Experts have called for accelerated moves for exploring blue economy saying it could reach the Gross Domestic Product (GDP) to a staggering 10% growth in one decade with Bangladesh's now expanded maritime boundary.
"If we can properly tap the potentials of 'blue-economy,' then we will be able to raise the GDP growth to 10% in the next one decade," Prof Mustafizur Rahman, honorary fellow of Centre for Policy Dialogue, told the BSS.
He also cited bright prospect in Bangladesh’s marine-resources based “blue economy” following the settlement of maritime boundary disputes with neighbouring Myanmar and India.
"We need to properly extract marine resources, protect these resources and thus utilize those in a sustainable manner," Dr Mustafizur said, adding that the marine resources feature different mineral resources including oil and gas alongside fisheries and aquatic resources.
Last year, the government formed the Blue Economy Cell to ensure proper exploration of marine resources besides ensuring proper coordination in this sector.
Additional Secretary Golam Shafiuddin, who is also in charge of this cell, told the BSS that this Blue Economy Cell has been coordinating the activities of 17 ministries and divisions concerned. The meeting of this cell is held in every two months.
He said around 5% of GDP needs to be added from the sea and marine resources to the national economy to become a developed economy.
"The future of marine-based economy has a bright potential and the government is very much sincere in this regard," Shafiuddin added.
Talking to the national news agency, chairman of Department of Oceanography of the University of Dhaka Professor Dr Kawser Ahmed said “The Territorial Water and Maritime Zones Act” was first enacted in 1974 during the tenure of Bangabandhu Sheikh Mujibur Rahman.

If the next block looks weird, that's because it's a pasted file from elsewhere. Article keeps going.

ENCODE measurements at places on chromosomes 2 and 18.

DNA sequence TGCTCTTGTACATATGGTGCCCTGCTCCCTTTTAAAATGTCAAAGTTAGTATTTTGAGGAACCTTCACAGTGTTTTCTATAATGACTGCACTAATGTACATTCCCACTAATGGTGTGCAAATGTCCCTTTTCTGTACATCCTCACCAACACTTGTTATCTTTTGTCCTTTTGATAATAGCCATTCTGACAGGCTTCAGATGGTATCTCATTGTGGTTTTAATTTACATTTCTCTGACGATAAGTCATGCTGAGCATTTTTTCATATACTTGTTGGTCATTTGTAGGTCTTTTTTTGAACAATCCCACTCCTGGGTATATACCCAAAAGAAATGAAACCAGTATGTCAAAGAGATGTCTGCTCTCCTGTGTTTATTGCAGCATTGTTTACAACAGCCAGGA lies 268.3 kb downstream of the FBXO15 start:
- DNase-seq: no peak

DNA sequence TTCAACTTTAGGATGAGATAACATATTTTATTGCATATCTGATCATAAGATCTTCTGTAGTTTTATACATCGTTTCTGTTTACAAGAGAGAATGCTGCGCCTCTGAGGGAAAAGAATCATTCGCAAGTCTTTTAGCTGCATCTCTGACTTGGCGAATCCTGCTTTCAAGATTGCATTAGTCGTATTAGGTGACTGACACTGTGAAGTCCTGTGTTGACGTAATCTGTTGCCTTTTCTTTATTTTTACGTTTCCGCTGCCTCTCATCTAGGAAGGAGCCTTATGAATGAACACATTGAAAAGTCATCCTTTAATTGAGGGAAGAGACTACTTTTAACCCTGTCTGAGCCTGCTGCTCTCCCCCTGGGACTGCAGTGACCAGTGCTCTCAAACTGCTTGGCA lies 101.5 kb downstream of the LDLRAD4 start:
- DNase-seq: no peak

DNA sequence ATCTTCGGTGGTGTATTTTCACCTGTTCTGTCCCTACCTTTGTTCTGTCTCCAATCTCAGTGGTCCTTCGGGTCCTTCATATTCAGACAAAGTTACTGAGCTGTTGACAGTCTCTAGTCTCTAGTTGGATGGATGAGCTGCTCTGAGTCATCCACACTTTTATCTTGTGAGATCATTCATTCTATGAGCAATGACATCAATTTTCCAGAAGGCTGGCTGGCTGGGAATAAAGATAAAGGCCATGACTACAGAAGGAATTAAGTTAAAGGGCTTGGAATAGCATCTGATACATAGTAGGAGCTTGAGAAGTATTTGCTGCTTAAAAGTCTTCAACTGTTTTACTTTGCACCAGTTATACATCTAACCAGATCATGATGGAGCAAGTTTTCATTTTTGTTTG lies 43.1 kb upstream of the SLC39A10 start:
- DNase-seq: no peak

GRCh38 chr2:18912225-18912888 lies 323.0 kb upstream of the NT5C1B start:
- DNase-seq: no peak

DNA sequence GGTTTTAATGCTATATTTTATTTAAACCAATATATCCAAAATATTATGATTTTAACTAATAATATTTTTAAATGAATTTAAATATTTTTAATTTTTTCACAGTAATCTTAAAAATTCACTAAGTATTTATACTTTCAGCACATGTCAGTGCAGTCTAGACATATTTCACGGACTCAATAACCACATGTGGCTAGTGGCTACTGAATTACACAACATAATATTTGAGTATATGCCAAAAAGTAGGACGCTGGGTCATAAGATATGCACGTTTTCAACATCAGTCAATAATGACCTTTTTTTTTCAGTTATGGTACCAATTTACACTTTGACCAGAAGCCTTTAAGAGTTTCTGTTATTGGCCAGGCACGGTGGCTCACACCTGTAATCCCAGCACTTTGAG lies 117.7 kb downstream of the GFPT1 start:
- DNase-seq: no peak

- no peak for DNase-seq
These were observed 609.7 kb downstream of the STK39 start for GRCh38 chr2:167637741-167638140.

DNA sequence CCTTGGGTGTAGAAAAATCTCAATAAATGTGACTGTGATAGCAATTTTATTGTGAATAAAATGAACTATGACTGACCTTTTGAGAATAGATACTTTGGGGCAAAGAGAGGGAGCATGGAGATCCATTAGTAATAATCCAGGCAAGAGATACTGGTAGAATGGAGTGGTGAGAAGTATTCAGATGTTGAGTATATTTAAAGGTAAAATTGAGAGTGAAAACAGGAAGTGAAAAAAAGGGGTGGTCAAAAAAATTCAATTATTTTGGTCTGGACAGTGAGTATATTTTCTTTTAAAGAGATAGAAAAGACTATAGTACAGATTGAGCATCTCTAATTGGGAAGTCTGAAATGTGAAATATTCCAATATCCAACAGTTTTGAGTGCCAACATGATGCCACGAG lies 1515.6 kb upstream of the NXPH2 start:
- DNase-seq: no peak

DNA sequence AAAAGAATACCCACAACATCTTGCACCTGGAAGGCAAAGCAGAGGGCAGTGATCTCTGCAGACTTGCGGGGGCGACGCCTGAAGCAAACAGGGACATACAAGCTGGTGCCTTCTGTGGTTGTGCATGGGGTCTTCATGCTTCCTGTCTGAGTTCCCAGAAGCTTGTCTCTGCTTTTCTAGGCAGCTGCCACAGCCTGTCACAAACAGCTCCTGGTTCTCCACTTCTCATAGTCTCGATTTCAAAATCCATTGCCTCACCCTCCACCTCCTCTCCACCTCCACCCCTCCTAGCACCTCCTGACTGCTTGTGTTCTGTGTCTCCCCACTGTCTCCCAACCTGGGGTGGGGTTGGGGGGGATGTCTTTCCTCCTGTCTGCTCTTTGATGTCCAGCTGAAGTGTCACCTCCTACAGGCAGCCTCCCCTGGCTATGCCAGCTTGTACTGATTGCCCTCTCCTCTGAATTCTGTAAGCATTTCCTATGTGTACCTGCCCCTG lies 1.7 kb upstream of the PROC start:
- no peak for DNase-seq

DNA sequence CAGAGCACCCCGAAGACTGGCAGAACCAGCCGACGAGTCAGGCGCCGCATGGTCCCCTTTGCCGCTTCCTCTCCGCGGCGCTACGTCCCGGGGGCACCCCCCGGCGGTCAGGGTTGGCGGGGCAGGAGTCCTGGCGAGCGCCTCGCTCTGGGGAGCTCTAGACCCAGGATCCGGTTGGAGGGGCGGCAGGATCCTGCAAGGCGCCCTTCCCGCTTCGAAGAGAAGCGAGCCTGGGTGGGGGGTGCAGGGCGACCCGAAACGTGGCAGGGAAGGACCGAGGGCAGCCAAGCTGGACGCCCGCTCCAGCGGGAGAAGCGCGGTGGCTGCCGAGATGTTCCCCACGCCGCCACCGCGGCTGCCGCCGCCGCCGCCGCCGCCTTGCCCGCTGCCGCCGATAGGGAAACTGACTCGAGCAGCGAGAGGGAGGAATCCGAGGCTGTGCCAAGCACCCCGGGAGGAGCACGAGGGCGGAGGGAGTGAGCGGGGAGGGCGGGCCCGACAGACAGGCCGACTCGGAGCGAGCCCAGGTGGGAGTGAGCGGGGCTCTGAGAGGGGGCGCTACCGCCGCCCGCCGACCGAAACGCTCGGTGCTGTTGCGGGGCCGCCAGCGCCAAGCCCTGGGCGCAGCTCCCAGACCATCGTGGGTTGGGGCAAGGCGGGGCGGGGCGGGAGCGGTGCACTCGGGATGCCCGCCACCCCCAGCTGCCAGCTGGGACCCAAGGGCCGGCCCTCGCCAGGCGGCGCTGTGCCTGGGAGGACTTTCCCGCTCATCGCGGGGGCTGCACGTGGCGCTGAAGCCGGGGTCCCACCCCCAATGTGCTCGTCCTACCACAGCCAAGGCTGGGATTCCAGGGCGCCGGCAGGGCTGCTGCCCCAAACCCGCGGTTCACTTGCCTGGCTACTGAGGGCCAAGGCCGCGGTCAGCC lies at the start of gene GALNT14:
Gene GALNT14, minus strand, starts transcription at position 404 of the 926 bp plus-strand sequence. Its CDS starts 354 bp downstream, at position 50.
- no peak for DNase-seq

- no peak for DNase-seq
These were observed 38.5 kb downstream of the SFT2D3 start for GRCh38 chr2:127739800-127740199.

He said not only in Bangladesh, but many countries in the world were also not aware of such thing. "But, Father of the Nation had such farsightedness that he had then enacted the maritime boundary related act to ensure the rights of Bangladesh in the Bay of Bengal."
Prof Kawser also echoed with the Blue Economy Cell chief saying that Bangladesh needs to add around 5% of GDP from the “Blue-Economy” to the national economy to attain the SDGs.
He underscored the need for properly utilizing the marine resources without harming the environment of the sea.
The Oceanography Department Chairman also stressed the need for ensuring maritime safety and management, promoting eco-friendly tourism in the sea, generating power from the sea waves and air and extracting minerals from the coastal areas.
Besides, he suggested developing new land from shallow sea, extracting fisheries resources and creating skilled manpower for exploring marine resources.
Bangladesh owns more than 118,813 square kilometres of sea territory. Article 2(1) of the United Nations Convention on the Law of the Sea 1982, extends to a zone called “Territorial Sea” up to a maximum limit of 12 nautical miles.
Under the same convention, Article 55 grants the sovereign right to enjoy 200 nautical miles “Exclusive Economic Zone” (EEZ), including its seabed resources from the baseline from which the breadth of the “Territorial Sea” is measured.